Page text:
GNER not ducking Wi-Fi challenge

The expanded Internet access scheme is to be implemented on all the company's east coast mainline Mallard trains

East coast rail operator GNER is to embark on a major expansion of its on-board wireless Internet service as part of its £1.3bn ten-year franchise to run the London-to-Edinburgh line.

GNER launched its Wi-Fi service at the end of 2003 and installed the system on ten of its rebuilt Mallard trains, in an attempt to create a mobile office environment to lure business travellers back from the low-cost domestic airlines.

Under the new franchise awarded last month, GNER said it plans to fit every train in its fleet with the wireless data communications system.

The satellite-based system, supplied by Icomera, allows passengers with wireless-enabled laptops to access email and Internet on-board GNER trains. Each train is fitted with an antenna that can communicate with satellites and GPRS systems along the route. This is then linked to all coaches on-board, via the train's lighting circuit.

GNER's chief operating officer Jonathan Metcalfe said in a statement that usage of Wi-Fi on-board the east coast line trains has grown at a remarkable pace.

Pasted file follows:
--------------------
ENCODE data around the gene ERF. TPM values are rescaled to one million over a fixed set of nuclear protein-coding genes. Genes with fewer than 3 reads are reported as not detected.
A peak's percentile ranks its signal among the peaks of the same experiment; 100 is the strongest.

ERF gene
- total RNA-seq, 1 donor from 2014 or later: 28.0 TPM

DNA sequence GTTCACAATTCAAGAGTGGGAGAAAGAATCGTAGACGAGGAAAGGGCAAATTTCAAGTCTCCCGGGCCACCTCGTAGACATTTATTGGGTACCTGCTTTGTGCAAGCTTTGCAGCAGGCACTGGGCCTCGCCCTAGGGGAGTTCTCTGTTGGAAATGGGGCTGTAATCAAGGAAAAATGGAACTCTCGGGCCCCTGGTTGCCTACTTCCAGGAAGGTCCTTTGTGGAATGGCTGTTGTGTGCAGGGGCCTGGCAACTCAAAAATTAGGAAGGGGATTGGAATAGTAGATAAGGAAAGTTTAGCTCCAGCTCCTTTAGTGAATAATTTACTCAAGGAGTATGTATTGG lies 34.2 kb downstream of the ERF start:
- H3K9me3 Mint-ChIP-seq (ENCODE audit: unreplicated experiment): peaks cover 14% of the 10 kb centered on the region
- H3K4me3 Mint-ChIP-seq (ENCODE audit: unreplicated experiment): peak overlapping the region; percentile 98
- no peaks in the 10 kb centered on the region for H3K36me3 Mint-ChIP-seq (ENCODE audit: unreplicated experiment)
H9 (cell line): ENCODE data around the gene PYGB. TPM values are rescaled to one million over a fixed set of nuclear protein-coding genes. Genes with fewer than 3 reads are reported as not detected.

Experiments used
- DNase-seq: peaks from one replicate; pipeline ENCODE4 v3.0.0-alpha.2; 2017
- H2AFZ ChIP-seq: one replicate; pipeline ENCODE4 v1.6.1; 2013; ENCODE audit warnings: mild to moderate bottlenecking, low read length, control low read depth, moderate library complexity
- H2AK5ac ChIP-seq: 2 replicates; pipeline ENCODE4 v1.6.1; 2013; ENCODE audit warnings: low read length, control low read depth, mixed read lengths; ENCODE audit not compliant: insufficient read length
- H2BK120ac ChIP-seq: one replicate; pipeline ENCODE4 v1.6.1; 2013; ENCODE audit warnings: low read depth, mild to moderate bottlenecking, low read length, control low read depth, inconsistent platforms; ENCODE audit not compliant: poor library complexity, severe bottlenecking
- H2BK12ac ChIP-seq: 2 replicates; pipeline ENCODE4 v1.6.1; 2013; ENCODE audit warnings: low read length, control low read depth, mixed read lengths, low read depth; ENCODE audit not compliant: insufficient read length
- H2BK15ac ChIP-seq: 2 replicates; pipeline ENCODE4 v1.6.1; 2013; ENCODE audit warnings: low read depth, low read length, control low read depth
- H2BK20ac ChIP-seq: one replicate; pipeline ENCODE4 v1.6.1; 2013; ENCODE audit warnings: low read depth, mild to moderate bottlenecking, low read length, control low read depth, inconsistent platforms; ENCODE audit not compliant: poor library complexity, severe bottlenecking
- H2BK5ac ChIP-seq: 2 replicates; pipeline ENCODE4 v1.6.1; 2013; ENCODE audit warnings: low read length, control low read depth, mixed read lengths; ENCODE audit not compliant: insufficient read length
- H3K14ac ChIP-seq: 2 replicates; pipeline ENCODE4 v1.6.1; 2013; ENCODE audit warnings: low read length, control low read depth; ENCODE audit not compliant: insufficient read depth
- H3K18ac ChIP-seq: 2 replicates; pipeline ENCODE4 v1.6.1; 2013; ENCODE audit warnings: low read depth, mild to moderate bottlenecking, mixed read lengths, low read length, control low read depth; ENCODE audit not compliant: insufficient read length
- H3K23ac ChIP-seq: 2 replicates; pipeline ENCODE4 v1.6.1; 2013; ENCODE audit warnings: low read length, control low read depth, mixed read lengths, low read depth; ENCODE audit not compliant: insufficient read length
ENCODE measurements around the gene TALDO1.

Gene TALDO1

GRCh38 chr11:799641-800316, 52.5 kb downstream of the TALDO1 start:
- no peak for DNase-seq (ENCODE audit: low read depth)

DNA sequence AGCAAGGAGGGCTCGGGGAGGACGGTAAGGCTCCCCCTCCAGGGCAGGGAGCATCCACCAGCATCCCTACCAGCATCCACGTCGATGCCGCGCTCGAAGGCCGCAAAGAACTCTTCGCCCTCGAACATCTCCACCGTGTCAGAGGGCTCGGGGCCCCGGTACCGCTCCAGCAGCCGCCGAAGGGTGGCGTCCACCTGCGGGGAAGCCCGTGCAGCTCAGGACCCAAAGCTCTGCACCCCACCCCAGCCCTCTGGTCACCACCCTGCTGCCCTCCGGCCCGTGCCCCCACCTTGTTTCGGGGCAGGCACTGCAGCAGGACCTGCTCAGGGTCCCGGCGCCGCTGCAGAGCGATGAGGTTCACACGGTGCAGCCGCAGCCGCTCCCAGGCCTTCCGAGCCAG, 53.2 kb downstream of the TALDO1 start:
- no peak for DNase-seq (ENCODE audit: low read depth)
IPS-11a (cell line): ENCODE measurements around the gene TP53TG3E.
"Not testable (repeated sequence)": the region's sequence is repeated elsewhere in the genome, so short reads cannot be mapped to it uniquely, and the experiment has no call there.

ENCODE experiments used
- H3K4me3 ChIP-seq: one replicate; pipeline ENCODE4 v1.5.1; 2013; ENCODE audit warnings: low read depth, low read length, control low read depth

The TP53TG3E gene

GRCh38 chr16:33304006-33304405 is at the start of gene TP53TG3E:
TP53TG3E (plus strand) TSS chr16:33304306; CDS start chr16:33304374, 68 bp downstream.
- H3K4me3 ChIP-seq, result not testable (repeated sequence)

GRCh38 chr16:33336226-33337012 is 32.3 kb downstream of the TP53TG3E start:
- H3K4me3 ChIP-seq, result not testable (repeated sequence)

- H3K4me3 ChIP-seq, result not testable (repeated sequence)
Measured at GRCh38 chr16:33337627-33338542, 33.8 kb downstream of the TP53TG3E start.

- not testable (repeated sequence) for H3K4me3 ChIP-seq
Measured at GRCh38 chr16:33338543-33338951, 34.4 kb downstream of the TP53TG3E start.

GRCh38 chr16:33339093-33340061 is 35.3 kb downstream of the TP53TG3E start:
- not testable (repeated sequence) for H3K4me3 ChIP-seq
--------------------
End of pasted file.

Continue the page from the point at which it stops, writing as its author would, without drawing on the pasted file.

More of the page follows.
"We believe the expanded Wi-Fi service will encourage more people to choose rail instead of driving or flying, at a time when we are introducing many more comfortable and reliable trains. Wireless Internet is already proving invaluable to our business customers as a means of transforming train time into more productive working time," he said.

Wi-Fi is available to GNER's first-class passengers as a free service, while standard customers have to pay from £2.95 for half an hour to £9.95 for three hours' connection. But GNER claims that some standard-class passengers have been tempted to upgrade to first class to get the free Wi-Fi service.

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